The two mainforms of Japanese theater are the Noh and the Kabuki. A secondary form is the Bunraku or puppet show.
The Noh drama, compared by scholars to the Greek tragedies, evolved in the 14th century. It was essentially an aristocratic cut for nobles with a broad cultural background. The Noh was, first of all, illusion referring to local legends and historical feats. Its acting was mimetic, as it consisted of highly stylized posture and dance. The words were spoken, half-sung, or chanted to a conventional accompaniment of rhythm, movement, and color. A symbolic theater, it used vivid striking masks for spirits, gods and young men. All the elements of movement, music, costume, and dance united to create a drama of intense concentration.
Ernest Fenollosa believes that the most striking thing about the Noh play is the marvelously complete grasp of spiritual being. Bodhisattvas, devas, elemental, animal spirits, hungry spirits or pests, cunning or malicious or angry devils, dragon kings from the water world, spirits of the moonlight, the souls of flowers and trees, essences that live in wine and fire, the semi-embodiments of a thought-all-these come and move before us in the dramatic types. (Ezra Pound and Ernest Fenollosa. The Classic Noh and Theater of Japan)
Kabuki as an art started later in Kyoto in the early 17th century with the rise of the merchant middle class. At first the actors, all male, performed their own compositions; later, outstanding writers, notably Chikamatsu Monzaemon, extended the repertoire of Kabuki plays to about 300 pieces. These plays include historical subjects, involving war and court intrigues, domestic subjects such as love and family problems, and dance-dramas in which the real and the supernatural intermingle. They bear such titles as "The Almanac of Love" or "Love-Suicide in the Women's Temple." The Kabuki heroes were not war heroes but merchants, petty samurai or warriors, and prostitutes.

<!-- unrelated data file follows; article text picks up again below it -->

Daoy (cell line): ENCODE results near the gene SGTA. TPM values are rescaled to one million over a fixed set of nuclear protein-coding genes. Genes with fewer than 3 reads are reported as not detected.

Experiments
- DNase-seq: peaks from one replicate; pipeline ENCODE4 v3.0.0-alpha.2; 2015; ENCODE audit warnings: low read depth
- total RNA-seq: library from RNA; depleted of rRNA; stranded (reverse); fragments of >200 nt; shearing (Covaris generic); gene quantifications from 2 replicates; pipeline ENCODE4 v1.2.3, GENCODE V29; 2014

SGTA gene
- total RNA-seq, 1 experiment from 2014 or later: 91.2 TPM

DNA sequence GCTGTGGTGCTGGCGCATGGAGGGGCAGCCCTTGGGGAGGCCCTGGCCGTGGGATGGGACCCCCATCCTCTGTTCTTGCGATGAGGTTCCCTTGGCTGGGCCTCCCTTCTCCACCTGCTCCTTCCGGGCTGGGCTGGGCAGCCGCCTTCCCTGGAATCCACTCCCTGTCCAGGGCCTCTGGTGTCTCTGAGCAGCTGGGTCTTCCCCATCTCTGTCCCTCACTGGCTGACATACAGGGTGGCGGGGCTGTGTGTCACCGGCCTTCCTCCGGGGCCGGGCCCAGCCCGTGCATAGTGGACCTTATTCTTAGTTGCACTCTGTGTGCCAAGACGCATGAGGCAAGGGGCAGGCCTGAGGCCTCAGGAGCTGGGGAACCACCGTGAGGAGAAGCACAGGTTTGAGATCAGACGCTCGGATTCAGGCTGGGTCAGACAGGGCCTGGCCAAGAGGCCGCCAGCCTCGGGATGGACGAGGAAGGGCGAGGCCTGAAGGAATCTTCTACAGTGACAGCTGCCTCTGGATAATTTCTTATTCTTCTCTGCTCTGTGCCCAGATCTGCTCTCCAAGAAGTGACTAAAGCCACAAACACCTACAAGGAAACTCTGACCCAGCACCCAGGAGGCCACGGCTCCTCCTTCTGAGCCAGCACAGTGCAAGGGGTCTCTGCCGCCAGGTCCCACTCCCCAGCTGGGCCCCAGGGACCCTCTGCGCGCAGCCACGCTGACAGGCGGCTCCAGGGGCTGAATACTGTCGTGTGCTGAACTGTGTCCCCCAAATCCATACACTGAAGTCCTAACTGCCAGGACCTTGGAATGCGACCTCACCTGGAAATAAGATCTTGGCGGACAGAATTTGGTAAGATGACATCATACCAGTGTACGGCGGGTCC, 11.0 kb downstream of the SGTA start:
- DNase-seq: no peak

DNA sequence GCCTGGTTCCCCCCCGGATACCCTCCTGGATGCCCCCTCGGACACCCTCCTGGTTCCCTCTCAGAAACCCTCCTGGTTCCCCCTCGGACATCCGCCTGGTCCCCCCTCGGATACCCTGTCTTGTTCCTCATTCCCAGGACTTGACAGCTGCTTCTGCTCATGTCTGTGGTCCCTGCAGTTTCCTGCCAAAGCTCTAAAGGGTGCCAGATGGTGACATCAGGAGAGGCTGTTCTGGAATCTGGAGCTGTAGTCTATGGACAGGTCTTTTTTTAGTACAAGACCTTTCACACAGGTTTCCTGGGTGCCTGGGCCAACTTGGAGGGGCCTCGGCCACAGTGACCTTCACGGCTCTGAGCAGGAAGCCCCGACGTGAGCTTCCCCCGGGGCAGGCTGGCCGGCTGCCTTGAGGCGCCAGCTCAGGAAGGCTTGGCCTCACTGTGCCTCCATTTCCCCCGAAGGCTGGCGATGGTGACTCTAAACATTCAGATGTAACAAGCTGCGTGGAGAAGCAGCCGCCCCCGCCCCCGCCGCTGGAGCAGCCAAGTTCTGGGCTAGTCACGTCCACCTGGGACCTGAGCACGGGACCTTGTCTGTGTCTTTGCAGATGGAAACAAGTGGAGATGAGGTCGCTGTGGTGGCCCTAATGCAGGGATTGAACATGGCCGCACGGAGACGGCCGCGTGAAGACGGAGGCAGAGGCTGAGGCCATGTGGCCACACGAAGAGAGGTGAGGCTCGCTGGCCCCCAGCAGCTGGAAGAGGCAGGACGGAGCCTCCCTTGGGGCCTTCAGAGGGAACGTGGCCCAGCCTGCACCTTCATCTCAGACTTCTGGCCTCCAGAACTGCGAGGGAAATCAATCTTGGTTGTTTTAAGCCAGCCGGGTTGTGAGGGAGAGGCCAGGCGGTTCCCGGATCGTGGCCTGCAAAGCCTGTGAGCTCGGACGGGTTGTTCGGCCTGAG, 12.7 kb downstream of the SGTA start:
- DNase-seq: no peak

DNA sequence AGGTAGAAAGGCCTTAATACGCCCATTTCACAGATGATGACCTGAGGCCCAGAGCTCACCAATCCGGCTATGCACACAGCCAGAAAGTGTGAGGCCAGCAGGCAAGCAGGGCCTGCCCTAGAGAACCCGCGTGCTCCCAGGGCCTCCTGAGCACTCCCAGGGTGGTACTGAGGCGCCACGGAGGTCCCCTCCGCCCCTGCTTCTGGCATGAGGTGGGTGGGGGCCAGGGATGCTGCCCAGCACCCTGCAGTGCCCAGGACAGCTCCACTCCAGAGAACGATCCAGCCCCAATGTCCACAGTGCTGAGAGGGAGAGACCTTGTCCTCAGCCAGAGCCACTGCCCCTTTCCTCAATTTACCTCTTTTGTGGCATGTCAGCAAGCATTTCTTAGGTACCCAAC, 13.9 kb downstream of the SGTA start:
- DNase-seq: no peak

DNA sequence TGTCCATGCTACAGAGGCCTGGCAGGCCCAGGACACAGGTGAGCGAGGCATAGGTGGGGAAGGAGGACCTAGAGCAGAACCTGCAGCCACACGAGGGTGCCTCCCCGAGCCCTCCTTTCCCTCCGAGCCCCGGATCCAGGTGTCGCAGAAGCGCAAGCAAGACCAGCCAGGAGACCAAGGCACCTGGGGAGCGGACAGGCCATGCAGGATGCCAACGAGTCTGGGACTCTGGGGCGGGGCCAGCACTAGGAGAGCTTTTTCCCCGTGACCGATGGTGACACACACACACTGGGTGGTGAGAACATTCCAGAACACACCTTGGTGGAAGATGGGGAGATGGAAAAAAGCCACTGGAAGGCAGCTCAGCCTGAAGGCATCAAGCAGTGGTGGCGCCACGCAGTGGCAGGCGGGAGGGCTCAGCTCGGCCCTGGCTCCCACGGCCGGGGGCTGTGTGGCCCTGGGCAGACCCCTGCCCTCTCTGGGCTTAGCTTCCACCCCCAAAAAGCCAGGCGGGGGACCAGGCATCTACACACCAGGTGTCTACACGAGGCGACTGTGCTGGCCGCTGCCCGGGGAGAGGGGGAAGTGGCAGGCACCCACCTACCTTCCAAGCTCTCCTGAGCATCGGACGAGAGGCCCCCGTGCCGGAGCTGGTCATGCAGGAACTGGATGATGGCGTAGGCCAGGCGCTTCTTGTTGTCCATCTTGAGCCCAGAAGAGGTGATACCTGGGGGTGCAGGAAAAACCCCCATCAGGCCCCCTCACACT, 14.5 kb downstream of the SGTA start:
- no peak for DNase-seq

A synthesis of all the arts, Kabuki play runs from morning to night; thus many viewers choose to attend only the high points of the drama.
Bunraku refers to the centuries-old tradition of Japanese puppet plays. As old as the Kabuki, the Bunraku often adapts styles and plays from the Kabuki repertoire. The subject matter of these puppet plays covers a wide range, including historical subjects dealing with great warriors, court lords, and ladies, as well as the middle class of merchants, shopkeepers, and the ordinary man in the street.
The puppets, one-third of a man in size, sometimes nearly life-size, require complex manipulation with three men operating one puppet. Dressed in exquisite costumes, the puppets are elaborate constructions with mechanical provisions for raising the eyebrows, rolling the eyeballs, opening and closing the mouth, moving the fingers to flirt with a fan, and so on. Thus puppetry becomes a highly expressive art.
Unlike in Western puppet shows where unseen hands operate the dolls usually by strings, the puppeteers in Bunraku can be seen onstage operating them. They make a strange sight behind the puppets with faces covered by a black cloth. Only great masters may work with faces uncovered.